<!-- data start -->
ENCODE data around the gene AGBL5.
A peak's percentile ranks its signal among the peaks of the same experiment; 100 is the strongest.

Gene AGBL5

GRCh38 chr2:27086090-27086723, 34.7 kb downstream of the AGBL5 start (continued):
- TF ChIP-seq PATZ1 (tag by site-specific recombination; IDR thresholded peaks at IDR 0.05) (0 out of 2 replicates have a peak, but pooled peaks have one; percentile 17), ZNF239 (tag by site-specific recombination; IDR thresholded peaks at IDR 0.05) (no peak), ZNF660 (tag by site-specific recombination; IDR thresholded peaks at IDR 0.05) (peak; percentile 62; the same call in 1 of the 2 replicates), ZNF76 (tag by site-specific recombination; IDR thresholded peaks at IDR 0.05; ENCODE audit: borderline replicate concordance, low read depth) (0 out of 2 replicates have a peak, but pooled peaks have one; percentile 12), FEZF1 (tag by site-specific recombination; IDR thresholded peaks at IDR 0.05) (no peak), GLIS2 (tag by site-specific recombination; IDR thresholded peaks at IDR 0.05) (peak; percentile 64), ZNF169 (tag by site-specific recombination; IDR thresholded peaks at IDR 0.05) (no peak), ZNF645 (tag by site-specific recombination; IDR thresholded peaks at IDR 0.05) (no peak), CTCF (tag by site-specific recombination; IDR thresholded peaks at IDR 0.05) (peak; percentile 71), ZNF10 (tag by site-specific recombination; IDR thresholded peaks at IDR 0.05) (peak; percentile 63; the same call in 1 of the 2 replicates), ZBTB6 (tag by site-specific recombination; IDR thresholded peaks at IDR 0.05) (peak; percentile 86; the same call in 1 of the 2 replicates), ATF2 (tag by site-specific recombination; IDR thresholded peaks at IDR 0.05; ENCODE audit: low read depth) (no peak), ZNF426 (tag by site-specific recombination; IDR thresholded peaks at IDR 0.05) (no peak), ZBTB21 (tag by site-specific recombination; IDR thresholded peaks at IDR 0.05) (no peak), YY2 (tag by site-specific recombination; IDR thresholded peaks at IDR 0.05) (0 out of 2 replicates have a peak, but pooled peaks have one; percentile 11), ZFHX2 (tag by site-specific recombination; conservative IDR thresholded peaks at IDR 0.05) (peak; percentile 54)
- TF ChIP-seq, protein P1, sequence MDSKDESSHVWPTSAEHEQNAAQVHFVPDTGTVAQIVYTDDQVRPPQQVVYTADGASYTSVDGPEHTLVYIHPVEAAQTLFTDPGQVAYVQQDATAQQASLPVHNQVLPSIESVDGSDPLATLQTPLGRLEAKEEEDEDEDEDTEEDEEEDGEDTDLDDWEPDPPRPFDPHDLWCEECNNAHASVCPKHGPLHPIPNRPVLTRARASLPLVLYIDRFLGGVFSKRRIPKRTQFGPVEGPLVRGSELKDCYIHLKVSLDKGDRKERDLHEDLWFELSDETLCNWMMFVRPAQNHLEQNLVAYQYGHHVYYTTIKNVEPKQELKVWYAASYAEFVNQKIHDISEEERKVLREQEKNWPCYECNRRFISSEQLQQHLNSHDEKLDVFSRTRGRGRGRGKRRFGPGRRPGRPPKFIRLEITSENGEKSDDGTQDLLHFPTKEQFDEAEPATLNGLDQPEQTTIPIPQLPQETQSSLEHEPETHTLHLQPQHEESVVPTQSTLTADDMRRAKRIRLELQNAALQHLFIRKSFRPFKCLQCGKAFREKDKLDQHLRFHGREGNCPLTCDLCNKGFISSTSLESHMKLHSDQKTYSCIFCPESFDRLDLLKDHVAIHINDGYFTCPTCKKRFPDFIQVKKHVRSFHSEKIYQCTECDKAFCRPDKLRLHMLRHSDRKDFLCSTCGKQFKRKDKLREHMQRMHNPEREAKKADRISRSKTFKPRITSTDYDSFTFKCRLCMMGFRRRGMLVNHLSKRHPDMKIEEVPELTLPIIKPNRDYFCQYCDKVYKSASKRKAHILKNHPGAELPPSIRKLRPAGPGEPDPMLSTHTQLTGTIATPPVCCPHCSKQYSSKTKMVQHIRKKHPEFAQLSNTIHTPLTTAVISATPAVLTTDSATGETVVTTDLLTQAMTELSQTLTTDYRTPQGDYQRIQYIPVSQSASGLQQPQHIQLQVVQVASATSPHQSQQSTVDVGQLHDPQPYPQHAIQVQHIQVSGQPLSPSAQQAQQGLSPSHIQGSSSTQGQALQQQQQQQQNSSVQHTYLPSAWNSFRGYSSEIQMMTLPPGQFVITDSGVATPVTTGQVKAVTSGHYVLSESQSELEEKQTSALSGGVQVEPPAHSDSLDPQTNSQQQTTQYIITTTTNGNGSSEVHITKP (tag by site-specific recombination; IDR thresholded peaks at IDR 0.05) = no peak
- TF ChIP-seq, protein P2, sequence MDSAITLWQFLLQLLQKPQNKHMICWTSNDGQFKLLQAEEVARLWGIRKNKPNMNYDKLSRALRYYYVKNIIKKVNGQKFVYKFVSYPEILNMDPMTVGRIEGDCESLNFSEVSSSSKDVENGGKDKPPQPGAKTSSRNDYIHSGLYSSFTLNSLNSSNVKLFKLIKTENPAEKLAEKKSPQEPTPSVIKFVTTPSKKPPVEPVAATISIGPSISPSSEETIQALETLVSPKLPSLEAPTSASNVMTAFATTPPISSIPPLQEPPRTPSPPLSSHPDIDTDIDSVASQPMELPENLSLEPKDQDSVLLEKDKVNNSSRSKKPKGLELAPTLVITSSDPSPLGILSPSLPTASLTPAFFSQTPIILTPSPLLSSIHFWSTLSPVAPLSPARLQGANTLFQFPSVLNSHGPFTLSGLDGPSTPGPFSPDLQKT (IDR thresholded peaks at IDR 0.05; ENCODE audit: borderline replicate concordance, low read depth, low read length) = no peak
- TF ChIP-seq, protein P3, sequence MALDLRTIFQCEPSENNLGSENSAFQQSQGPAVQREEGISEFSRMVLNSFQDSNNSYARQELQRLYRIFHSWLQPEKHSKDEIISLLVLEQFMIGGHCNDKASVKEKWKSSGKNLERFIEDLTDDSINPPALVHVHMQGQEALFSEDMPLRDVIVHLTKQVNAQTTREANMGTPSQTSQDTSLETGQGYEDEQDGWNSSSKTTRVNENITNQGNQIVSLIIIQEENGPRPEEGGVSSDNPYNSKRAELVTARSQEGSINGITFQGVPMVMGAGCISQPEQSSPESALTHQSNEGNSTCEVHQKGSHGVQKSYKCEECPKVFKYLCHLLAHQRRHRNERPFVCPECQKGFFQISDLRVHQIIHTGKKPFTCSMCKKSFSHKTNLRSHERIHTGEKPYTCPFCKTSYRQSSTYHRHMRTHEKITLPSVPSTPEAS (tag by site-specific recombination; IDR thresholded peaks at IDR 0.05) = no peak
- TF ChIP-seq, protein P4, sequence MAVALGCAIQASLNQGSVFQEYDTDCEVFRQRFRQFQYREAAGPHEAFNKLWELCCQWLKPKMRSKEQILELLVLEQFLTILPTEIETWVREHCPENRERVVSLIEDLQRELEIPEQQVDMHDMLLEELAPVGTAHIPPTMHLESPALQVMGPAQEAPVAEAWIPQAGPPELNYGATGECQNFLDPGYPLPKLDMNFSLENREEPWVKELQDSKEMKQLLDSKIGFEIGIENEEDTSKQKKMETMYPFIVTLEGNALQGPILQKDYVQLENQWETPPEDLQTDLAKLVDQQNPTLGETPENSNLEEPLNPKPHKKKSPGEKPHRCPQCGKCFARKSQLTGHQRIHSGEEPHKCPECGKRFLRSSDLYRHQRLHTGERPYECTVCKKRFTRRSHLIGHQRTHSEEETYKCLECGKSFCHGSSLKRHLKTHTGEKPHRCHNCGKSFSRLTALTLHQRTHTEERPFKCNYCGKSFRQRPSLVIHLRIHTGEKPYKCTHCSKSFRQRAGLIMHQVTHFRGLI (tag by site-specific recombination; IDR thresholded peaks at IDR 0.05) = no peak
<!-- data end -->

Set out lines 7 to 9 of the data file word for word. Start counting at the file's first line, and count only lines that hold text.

- TF ChIP-seq, protein P2, sequence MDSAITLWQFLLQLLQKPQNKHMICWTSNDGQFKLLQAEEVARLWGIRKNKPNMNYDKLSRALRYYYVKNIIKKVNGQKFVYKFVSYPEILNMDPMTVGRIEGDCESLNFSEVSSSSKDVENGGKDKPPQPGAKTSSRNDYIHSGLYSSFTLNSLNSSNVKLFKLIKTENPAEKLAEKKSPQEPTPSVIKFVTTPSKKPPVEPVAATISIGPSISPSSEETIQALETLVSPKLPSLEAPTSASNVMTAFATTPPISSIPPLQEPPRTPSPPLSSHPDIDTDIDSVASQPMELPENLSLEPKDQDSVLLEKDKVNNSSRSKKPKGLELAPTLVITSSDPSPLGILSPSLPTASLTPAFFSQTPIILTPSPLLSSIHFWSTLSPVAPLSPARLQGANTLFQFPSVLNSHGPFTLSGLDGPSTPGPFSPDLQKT (IDR thresholded peaks at IDR 0.05; ENCODE audit: borderline replicate concordance, low read depth, low read length) = no peak
- TF ChIP-seq, protein P3, sequence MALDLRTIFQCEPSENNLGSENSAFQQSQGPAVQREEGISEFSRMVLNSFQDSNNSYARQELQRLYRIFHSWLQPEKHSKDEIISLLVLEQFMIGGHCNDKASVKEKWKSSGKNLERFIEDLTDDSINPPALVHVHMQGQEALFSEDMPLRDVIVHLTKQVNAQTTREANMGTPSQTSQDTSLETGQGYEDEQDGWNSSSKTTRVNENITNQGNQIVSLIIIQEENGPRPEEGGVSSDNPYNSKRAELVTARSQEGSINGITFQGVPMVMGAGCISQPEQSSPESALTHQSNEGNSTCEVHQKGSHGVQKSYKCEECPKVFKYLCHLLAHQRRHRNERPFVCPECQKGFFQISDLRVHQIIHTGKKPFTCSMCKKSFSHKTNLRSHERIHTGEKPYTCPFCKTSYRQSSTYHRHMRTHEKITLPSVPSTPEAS (tag by site-specific recombination; IDR thresholded peaks at IDR 0.05) = no peak
- TF ChIP-seq, protein P4, sequence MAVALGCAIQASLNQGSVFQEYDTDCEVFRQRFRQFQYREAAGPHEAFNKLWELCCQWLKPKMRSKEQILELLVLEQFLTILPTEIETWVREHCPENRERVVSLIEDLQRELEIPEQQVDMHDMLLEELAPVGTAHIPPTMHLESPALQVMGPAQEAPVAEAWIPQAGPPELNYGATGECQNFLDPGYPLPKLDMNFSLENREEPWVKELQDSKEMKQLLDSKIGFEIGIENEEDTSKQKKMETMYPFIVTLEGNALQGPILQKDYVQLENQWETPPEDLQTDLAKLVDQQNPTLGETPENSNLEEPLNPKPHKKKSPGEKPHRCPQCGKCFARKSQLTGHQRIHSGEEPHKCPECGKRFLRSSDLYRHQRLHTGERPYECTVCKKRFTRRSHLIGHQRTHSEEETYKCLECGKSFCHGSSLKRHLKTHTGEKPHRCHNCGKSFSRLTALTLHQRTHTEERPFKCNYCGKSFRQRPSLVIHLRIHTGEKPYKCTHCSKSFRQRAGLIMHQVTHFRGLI (tag by site-specific recombination; IDR thresholded peaks at IDR 0.05) = no peak